Crime Wave Engulfs Sweden as Fraud, Sexual Offenses Reach Record
(Bloomberg) -- The number of Swedes who were victims of crimes such as fraud and sexual offenses jumped to the highest level on record last year.
A survey by the Swedish National Council for Crime Prevention showed that 15.6 percent of people suffered one or more offences against the person (defined in the survey as assault, threats, sexual offences, robbery, fraud or harassment) last year. That’s up from 13.3 percent in 2015 and the highest number recorded since the annual Swedish Crime Survey started in 2006.
The number of offences against individuals “was at a relatively stable level 2005 to 2014, at 11.3 percent to 13.1 percent, but the last two years show an increase,” the council said in the report published this week. The crimes “that have had the clearest development in the past few years are harassment, fraud and sexual offences,” the agency said.
Of the six types of offences against the person, five of six rose to their highest level on record last year. The number of assault cases reached its second-highest level.
The number of victims of sexual offences rose to 1.7 percent in 2015 and to 2.4 percent in 2016 from an average of 0.9 percent between 2005 and 2014.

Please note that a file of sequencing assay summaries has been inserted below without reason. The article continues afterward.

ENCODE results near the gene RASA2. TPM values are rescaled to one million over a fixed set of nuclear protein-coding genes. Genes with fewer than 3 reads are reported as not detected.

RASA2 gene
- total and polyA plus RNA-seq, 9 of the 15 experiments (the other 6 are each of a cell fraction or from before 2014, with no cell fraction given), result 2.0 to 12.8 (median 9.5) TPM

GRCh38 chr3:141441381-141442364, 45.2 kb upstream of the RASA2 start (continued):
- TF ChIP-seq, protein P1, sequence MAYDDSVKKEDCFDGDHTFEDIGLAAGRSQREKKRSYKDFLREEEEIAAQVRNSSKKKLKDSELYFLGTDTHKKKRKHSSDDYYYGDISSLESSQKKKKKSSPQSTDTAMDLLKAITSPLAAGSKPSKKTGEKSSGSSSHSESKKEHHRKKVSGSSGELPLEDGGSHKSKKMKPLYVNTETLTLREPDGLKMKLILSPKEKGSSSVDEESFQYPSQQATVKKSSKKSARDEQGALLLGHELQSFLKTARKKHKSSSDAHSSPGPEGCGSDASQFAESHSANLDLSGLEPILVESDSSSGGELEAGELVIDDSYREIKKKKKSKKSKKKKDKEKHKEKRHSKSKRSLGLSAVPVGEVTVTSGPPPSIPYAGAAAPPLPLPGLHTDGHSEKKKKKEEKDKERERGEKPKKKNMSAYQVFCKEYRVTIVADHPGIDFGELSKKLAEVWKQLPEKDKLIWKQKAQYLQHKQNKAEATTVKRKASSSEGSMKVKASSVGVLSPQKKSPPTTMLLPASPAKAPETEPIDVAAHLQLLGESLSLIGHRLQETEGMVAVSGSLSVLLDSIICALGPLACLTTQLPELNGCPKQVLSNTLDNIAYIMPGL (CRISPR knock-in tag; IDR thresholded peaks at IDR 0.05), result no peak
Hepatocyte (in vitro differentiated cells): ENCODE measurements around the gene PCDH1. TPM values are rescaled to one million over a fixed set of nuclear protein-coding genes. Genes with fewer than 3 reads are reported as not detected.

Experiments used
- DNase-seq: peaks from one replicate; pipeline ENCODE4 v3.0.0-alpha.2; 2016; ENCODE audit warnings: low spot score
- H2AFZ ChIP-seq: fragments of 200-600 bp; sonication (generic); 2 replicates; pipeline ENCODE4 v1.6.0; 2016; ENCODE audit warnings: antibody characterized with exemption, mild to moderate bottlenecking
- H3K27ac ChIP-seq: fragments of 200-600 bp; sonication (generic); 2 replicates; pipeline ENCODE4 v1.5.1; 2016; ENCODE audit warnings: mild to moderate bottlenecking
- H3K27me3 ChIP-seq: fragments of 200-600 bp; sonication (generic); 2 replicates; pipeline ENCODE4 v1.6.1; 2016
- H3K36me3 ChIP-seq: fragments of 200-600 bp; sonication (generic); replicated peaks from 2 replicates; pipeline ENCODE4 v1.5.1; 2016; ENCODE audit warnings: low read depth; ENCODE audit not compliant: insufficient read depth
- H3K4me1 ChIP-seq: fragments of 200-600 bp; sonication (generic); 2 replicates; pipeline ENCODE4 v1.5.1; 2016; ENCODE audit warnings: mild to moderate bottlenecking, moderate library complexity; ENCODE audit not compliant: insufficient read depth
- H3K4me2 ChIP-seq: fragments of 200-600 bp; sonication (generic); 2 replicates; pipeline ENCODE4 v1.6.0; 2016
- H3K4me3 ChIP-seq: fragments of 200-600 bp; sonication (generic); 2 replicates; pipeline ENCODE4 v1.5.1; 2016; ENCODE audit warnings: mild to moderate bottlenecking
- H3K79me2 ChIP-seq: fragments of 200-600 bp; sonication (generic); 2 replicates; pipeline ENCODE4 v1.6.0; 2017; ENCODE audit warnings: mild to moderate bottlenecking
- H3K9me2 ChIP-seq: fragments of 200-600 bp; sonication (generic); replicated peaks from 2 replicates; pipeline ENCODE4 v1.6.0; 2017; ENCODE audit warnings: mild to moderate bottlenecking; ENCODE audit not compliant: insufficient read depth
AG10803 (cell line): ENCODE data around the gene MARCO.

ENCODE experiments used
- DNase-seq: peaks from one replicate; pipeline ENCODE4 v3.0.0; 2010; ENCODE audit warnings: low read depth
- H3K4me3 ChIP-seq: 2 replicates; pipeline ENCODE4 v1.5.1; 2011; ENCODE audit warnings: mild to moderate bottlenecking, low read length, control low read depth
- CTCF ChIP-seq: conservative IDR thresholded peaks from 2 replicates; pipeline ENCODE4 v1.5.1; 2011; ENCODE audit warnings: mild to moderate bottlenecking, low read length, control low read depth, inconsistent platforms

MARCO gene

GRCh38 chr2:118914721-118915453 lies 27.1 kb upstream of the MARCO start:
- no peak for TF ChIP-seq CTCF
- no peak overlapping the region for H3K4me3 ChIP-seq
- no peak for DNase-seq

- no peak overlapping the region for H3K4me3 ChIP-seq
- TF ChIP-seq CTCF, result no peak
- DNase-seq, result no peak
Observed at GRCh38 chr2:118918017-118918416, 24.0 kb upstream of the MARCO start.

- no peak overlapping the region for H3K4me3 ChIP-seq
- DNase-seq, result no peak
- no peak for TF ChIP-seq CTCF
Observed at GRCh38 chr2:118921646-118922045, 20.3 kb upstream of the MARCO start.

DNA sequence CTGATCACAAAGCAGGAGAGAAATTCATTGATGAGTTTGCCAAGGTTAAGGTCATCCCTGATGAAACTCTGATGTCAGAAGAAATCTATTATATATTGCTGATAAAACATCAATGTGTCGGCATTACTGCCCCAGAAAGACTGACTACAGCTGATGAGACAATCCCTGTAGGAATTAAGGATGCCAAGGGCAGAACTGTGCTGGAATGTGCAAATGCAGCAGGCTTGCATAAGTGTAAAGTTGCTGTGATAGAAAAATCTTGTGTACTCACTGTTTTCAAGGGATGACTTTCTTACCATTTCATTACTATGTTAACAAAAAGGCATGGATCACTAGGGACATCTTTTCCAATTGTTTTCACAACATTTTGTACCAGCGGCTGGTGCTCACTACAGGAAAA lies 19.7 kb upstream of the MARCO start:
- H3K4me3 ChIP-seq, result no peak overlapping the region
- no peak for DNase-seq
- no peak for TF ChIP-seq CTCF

“Young women aged between 16 and 24 is the group that’s most subject to sexual offences, with 14 percent of young women stating that they were victims of at least one such crime during 2016,” the council said. “Among men in the same age group, 1.2 percent said they had been victims.”
Young women are also subject to harassment to a greater extent, the council said. They survey contains no answers as to why a certain type of crime increases, and analysis is needed to improve understanding of the reasons for the increase, it said.
Fewer than half of the crimes in the survey were reported to the police. Sexual offences, harassment and threats were the least reported while people most often notified the police of burglaries, the survey showed.
The number of property crimes against households, such as car theft and burglaries, rose slightly last year but is down compared with the level in 2006.
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